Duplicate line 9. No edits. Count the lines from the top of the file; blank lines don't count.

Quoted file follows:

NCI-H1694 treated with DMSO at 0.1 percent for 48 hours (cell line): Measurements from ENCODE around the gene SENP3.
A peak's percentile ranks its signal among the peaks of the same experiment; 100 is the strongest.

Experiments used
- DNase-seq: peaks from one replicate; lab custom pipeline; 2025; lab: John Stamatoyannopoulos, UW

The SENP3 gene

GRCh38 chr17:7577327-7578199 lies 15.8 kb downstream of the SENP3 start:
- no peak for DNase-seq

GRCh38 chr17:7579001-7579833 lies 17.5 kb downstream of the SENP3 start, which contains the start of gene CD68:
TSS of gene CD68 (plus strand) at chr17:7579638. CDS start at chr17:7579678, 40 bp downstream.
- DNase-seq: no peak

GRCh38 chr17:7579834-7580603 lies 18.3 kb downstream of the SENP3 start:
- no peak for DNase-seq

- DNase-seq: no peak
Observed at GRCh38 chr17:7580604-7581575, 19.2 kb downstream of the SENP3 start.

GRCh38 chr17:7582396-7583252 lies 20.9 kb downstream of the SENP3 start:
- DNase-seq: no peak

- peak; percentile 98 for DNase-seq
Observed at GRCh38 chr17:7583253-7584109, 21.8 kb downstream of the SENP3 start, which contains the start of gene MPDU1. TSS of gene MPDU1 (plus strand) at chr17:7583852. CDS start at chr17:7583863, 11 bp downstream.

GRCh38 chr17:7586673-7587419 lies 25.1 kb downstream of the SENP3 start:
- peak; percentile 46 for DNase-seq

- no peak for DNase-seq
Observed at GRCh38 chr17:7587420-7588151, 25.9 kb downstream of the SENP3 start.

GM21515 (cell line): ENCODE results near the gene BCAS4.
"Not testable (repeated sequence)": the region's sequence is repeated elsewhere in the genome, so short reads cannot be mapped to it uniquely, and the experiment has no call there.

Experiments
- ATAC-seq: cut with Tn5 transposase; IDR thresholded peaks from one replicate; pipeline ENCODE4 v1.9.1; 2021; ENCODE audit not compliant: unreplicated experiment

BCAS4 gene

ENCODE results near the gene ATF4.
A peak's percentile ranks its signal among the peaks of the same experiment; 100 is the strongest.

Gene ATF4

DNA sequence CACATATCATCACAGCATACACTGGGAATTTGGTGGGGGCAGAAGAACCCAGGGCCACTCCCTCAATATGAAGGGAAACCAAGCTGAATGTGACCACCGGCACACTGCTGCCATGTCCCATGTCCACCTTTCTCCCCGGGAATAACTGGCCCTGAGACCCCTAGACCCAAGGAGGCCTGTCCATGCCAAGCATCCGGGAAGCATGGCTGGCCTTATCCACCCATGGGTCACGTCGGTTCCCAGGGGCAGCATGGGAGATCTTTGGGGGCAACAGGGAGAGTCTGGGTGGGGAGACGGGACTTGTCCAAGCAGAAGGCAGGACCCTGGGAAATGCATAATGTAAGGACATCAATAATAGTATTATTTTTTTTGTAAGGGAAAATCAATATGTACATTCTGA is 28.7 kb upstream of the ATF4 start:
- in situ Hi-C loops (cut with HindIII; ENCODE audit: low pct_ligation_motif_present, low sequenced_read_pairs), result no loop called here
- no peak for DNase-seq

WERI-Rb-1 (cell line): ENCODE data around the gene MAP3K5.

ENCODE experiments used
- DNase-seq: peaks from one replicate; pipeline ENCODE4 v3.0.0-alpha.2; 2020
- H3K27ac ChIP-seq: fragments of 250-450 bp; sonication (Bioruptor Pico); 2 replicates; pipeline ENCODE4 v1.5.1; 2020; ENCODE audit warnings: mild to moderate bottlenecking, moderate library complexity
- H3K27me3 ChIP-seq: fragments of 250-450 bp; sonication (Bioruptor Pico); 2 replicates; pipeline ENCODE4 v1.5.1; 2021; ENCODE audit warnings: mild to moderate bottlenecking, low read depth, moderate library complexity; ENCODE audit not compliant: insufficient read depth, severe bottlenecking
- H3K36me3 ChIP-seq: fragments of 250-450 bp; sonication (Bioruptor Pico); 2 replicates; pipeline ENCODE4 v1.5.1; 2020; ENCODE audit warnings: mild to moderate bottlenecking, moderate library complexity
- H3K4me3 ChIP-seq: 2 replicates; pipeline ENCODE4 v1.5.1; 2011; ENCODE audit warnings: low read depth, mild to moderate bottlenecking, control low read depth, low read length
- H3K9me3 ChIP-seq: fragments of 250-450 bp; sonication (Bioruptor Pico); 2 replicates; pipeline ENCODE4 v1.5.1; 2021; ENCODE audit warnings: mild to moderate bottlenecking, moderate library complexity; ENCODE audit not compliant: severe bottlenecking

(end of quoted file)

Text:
TSS of gene CD68 (plus strand) at chr17:7579638. CDS start at chr17:7579678, 40 bp downstream.